Uncle Tom’s Cabin and Writings Against Slavery

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Public Domain, https://commons.wikimedia.org/w/index.php?curid=3656435

The most famous work known today written to reveal the evils of slavery was Harriet Beecher Stowe’s Uncle Tom’s Cabin. Stowe, a white woman, met many slaves escaping to freedom to the North and wrote her novel based on the stories she heard from those who lived them.

The story revolves around two individuals, Tom who was sold away from his family and the master he had known his entire life and Eliza who flees from her master in order to keep her son and save him from being sold to a heartless trader. In one scene, Stowe writes of a minor character Tom encounters. In it, the woman, a slave, finds her infant sold right out of her hands and deems suicide the only option:


The woman had been sitting with her baby in her arms, now wrapped in a heavy sleep….

When the boat, creaking, and groaning, and puffing, had loosed from the wharf, and was beginning slowly to strain herself along, the woman returned to her old seat. The trader was sitting there, the child was gone!

“Why, why, where?” she began, in bewildered surprise.

“Lucy,” said the trader, “your child’s gone; you may as well know it first as last. You see, I know’d you couldn’t take him down south; and I got a chance to sell him to a first-rate family, that’ll raise him better than you can.” ……

But the woman did not scream. The shot had passed too straight and direct through the heart, for cry or tear….

At midnight, Tom waked, with a sudden start. Something black passed quickly by him to the side of the boat, and he heard a splash in the water. No one else saw or heard anything. He raised his head, the woman’s place was vacant! He got up, and sought about him in vain. The poor bleeding heart was still, at last, and the river rippled and dimpled just as brightly as if it had not closed above it.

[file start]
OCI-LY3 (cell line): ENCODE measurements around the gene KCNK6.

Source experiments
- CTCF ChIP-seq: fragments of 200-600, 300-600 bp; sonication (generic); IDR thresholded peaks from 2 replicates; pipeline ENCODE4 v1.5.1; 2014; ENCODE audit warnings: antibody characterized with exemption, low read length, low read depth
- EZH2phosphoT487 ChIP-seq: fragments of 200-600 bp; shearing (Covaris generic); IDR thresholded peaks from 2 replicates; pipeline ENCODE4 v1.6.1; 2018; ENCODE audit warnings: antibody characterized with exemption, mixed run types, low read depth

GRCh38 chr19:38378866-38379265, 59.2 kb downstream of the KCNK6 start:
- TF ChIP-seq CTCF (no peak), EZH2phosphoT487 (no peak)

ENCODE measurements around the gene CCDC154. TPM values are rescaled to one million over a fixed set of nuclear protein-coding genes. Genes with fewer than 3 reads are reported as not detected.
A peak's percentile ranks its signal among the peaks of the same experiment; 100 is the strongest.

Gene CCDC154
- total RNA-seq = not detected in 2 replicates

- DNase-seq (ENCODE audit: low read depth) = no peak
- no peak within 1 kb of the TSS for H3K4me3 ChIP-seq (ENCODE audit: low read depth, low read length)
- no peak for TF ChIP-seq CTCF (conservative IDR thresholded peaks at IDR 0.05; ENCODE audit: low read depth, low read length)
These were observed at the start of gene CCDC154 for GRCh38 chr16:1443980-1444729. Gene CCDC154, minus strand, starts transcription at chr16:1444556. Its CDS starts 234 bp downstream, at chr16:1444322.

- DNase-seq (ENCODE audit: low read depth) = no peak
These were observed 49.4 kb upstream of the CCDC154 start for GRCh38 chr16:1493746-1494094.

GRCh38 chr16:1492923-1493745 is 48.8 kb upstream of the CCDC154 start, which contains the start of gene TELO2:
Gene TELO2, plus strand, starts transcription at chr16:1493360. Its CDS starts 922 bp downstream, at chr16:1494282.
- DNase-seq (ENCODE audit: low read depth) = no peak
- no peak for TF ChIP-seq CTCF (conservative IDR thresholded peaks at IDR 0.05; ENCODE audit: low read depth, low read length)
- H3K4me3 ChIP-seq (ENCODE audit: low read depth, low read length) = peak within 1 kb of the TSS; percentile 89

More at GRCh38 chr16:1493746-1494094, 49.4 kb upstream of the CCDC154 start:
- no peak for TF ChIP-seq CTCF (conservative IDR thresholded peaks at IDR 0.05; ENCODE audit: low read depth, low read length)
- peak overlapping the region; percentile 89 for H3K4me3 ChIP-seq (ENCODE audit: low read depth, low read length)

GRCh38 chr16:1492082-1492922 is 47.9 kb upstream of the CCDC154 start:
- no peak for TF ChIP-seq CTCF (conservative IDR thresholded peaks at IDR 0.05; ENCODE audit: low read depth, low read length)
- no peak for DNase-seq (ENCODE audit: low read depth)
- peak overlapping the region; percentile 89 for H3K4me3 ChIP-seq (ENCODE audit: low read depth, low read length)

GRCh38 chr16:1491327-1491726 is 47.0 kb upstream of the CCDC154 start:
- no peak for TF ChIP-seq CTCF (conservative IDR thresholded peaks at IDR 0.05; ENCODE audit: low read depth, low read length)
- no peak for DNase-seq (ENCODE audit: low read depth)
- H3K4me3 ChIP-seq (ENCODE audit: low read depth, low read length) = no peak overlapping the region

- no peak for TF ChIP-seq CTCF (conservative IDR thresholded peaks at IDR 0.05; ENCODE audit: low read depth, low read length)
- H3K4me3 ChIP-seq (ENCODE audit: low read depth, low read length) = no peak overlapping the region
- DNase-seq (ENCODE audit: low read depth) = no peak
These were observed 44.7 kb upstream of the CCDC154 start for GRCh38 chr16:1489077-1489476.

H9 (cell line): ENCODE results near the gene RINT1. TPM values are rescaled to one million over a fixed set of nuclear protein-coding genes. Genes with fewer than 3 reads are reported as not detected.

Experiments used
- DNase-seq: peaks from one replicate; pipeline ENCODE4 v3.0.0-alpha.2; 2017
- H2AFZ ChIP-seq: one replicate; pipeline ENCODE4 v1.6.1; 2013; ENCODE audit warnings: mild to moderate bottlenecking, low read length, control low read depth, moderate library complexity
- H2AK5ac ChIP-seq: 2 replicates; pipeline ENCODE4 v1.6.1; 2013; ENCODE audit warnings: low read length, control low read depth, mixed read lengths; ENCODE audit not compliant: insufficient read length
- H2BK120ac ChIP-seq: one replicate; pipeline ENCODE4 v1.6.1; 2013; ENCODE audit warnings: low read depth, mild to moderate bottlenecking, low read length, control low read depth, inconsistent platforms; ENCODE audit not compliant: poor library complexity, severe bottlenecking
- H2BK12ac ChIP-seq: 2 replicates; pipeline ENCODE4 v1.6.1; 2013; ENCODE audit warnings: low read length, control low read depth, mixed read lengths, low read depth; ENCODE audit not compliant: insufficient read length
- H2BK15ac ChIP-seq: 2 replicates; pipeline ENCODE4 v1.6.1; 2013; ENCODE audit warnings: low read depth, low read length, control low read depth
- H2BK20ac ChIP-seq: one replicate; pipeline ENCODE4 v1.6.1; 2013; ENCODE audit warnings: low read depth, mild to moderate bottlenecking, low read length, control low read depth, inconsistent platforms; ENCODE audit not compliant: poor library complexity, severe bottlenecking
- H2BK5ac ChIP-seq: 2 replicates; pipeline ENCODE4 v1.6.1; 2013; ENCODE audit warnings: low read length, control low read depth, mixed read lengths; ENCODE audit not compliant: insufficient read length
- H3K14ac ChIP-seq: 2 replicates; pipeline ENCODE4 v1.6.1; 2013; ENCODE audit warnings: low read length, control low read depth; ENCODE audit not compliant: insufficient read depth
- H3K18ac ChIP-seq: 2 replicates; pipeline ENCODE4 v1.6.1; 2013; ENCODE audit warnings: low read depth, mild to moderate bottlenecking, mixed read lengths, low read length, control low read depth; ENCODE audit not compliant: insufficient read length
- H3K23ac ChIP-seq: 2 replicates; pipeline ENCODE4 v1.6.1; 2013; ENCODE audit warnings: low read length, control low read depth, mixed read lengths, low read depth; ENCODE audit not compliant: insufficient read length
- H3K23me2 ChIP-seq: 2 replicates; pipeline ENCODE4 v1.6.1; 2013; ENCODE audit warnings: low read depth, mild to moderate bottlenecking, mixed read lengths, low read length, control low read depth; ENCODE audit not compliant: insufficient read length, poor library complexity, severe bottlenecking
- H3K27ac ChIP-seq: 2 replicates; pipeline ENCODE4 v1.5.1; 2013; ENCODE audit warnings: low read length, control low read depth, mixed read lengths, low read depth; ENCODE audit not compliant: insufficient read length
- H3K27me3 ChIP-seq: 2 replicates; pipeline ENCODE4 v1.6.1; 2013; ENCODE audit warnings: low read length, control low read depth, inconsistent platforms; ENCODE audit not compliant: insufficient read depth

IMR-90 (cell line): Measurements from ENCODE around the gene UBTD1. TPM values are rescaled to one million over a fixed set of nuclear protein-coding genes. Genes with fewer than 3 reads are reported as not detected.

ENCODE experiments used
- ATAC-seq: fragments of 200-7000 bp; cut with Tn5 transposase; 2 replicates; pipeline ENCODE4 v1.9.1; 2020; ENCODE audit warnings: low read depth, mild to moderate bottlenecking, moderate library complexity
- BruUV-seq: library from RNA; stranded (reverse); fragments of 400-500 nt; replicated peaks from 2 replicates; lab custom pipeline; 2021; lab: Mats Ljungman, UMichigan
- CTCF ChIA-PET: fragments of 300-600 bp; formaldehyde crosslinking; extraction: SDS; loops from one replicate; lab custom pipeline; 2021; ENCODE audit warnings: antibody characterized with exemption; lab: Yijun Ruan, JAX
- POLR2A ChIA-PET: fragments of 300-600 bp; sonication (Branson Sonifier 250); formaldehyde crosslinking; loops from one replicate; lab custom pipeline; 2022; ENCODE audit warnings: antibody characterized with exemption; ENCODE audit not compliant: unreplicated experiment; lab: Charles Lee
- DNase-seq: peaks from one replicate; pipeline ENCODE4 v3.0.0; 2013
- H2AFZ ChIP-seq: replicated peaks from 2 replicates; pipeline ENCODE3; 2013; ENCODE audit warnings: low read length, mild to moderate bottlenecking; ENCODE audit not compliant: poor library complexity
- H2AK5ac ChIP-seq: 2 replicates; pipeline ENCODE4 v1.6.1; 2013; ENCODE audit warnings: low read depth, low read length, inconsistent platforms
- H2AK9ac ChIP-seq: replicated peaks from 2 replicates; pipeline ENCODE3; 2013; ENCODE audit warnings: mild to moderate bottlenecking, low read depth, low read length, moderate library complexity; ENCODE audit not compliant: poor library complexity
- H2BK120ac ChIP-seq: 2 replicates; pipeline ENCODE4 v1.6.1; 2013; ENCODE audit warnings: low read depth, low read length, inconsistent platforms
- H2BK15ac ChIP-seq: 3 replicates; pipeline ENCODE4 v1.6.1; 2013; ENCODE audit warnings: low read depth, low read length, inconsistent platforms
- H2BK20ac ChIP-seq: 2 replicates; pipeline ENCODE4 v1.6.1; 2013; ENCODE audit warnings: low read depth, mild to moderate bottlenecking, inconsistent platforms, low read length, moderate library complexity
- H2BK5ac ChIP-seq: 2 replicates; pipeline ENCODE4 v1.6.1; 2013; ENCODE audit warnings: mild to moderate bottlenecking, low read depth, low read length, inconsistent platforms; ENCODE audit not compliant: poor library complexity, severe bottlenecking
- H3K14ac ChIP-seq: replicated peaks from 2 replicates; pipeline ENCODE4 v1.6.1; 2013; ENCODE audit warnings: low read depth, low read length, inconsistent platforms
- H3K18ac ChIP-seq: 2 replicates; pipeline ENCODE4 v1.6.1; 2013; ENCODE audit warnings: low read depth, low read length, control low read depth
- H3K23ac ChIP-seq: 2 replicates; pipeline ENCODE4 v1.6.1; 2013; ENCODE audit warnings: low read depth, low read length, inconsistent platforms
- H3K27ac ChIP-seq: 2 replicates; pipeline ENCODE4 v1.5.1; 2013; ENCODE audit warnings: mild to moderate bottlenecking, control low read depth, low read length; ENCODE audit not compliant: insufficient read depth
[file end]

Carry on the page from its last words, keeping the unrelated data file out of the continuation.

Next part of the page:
A slave is being sold, but the trader does not what the baby. He sells the baby to another, but waits until he can steal the child from the mother with less drama. He doesn’t care about her pain. He wants to avoid the tears and screams. He just wants the baby gone and the money in his pocket.

All the time, another slave is being transported and watches the whole episode. He is the only one who sees the woman loss all heart and jumps in the river. He is a wise man who knows that resistance is futile in his position, but he will be able to influence the thoughts of others through peaceful means. His heart is heavy for the woman who gives up on life instead of pushing forward.

The Dark Side

The cruel results of slavery was explored while not casting the entire institution in a dark light. Stowe explored the kind slave owners and their situation of tied hands against the larger voice of the institution that cried out for harsh treatment and laws that kept the slave bound in a state of darkness. Her novel exploded on the American scene in 1852 and became one of the most talked about piece of fiction works. Abolitionists embraced the story and used it as their flag to show the cruelty slavery inflicted on people who had minds, hearts, and souls.

Books Helped the Fight Against Slavery

Through the written word, slavery was fought. Though fought on the battlefield where blood was spilled, it was also fought through the mighty pen. Politicians wrote out powerful speeches that were spoken from platforms such as the corner in a small town all the way to the stage in Congress. Ministers wrote sermons that reverberated throughout the nation supporting both sides of the conflict. Every day people wrote essays discussing the religious and scientific support for their side.

The voices of the fugitive slaves were heard through their own accounts giving life to the debate that was darker than most realized. Even fiction had the power to move the common man as it dramatized the life of a slave to a point where even the reader of the works was pulled in and felt emotion at every point of the story. Political pamphlets, sermons, and fictional works helped to propel the nation to a conflict that would forever change the nation and end a peculiar tradition that had become unique to America.

Written by

Writer for ten years, lover of education, and degrees in business, history, and English. Striving to become a Renassiance woman. www.writerrebeccagraf.com

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